This paper argues that China shall not completely transit from a relation-based into a rule-based governance regime because the Chinese system of governance is the product of its rich heritage and entrenched value system.
Relation-based governance has two dimensions. This first is apparent from the emphasis on reciprocity and mutual obligations fostered between individuals and groups. The second is evident from inside an organization, where governance is hierarchical and paternalistic. This system of governance was influenced by Confucian doctrines that are moral centered precepts used to regulate human behavior and relationships. Given that this governance regime is interlinked to the Chinese culture, it is doubtful that China would completely abandon it in favor of a rule-based system from the West.
There are two key implications drawn from this article. First, in the absence of the moral underpinnings of relation-based governance, this system is susceptible to exploitation. Individuals could take advantage of relationships and relational networks to commit mischief or achieve personal gains through tunneling or expropriation of company assets. Therefore, it is imperative to reinforce the ethical ideals of relation-based governance in China. Second, since relationalism from China's past and the laws transplanted from the West are key features of China's governance regime, it is important to explore hybrid solutions to lessen the possibility of bottlenecks and incongruities emerging.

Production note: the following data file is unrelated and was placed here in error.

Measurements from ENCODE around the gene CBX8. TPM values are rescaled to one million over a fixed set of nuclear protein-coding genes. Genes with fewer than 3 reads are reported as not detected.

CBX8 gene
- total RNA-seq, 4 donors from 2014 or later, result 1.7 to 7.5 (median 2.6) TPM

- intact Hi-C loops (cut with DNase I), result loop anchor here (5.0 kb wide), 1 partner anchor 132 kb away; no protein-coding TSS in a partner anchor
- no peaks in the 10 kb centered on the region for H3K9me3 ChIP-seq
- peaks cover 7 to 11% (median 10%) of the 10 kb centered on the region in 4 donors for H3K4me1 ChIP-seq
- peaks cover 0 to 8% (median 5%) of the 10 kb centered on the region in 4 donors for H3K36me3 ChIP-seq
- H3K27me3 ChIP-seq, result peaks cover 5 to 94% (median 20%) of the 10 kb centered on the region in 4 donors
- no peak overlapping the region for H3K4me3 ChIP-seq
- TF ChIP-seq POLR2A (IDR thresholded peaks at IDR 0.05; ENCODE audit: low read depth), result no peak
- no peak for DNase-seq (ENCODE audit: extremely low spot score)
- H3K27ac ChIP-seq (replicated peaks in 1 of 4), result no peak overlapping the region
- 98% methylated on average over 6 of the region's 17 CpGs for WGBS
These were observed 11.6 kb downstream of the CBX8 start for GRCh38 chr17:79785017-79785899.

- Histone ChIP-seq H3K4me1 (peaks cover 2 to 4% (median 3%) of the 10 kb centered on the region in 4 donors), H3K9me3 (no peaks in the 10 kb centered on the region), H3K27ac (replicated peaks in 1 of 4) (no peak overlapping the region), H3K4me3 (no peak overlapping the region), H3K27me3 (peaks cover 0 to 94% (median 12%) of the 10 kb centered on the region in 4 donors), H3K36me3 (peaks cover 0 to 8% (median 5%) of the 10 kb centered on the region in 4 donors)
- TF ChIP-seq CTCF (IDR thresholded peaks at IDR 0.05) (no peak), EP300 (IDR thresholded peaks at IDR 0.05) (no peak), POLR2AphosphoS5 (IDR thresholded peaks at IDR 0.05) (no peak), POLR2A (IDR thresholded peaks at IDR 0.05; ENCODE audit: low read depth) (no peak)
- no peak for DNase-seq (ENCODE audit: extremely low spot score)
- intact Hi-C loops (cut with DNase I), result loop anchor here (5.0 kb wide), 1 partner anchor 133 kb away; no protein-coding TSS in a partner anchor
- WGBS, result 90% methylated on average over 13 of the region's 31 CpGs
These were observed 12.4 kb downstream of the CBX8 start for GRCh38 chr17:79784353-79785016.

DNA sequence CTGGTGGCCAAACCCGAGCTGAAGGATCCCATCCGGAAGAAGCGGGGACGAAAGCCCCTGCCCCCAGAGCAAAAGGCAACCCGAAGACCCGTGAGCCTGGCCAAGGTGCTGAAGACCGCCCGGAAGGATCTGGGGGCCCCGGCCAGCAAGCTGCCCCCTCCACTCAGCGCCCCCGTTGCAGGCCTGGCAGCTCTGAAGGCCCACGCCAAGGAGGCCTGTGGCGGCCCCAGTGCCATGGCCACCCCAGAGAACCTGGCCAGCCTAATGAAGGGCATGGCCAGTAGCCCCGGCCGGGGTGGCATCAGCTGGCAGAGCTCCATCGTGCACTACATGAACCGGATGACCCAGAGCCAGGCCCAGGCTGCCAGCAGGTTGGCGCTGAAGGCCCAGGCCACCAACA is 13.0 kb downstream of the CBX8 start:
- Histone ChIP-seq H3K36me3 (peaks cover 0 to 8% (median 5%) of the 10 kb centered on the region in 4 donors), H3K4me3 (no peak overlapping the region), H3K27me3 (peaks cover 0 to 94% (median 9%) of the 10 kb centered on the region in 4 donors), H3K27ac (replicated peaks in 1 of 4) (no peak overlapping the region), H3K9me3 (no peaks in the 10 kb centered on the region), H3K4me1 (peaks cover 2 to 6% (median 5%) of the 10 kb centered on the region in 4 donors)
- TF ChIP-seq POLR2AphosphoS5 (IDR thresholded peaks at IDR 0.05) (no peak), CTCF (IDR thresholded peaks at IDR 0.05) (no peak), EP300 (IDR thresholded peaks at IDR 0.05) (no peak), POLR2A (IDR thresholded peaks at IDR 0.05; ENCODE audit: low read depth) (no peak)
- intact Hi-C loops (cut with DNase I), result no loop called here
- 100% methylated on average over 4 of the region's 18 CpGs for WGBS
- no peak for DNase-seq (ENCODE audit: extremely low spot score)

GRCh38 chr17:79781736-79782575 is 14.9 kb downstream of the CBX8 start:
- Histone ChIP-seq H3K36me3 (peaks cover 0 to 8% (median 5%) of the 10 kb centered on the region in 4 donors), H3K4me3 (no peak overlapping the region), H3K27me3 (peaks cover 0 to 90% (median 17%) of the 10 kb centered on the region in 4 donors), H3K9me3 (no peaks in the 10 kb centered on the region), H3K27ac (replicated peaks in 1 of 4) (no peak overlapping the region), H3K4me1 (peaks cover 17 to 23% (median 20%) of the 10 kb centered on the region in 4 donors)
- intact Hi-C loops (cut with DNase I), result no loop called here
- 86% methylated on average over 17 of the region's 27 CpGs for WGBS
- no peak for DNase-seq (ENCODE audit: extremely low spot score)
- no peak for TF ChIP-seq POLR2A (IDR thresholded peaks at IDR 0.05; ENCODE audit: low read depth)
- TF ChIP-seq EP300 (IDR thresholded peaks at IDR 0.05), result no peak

Any proposed hybrid governance solution ought to be able to deal with potential differences between the Chinese and the Western value systems as well as combine both regimes into an integrated framework.